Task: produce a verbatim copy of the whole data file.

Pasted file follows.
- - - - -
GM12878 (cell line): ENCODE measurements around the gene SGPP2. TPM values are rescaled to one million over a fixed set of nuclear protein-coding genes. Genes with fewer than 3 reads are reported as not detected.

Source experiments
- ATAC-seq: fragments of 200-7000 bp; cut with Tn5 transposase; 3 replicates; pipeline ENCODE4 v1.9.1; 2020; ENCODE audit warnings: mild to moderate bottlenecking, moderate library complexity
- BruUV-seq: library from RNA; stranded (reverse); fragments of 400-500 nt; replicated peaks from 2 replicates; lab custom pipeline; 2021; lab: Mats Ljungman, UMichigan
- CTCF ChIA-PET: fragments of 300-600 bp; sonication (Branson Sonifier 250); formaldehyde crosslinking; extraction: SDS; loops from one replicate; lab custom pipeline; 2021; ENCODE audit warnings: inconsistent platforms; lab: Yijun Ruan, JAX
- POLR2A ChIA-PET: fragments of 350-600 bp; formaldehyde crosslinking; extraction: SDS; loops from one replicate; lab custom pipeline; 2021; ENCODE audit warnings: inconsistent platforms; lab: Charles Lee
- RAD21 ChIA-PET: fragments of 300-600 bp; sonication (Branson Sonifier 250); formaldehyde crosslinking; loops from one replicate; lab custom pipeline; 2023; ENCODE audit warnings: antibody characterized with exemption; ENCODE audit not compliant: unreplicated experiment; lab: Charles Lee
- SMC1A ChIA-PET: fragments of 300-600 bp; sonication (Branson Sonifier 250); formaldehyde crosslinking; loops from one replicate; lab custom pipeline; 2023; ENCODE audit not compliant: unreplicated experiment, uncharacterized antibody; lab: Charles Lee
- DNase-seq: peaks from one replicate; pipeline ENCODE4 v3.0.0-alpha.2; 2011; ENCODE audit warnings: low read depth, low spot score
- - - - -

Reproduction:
GM12878 (cell line): ENCODE measurements around the gene SGPP2. TPM values are rescaled to one million over a fixed set of nuclear protein-coding genes. Genes with fewer than 3 reads are reported as not detected.

Source experiments
- ATAC-seq: fragments of 200-7000 bp; cut with Tn5 transposase; 3 replicates; pipeline ENCODE4 v1.9.1; 2020; ENCODE audit warnings: mild to moderate bottlenecking, moderate library complexity
- BruUV-seq: library from RNA; stranded (reverse); fragments of 400-500 nt; replicated peaks from 2 replicates; lab custom pipeline; 2021; lab: Mats Ljungman, UMichigan
- CTCF ChIA-PET: fragments of 300-600 bp; sonication (Branson Sonifier 250); formaldehyde crosslinking; extraction: SDS; loops from one replicate; lab custom pipeline; 2021; ENCODE audit warnings: inconsistent platforms; lab: Yijun Ruan, JAX
- POLR2A ChIA-PET: fragments of 350-600 bp; formaldehyde crosslinking; extraction: SDS; loops from one replicate; lab custom pipeline; 2021; ENCODE audit warnings: inconsistent platforms; lab: Charles Lee
- RAD21 ChIA-PET: fragments of 300-600 bp; sonication (Branson Sonifier 250); formaldehyde crosslinking; loops from one replicate; lab custom pipeline; 2023; ENCODE audit warnings: antibody characterized with exemption; ENCODE audit not compliant: unreplicated experiment; lab: Charles Lee
- SMC1A ChIA-PET: fragments of 300-600 bp; sonication (Branson Sonifier 250); formaldehyde crosslinking; loops from one replicate; lab custom pipeline; 2023; ENCODE audit not compliant: unreplicated experiment, uncharacterized antibody; lab: Charles Lee
- DNase-seq: peaks from one replicate; pipeline ENCODE4 v3.0.0-alpha.2; 2011; ENCODE audit warnings: low read depth, low spot score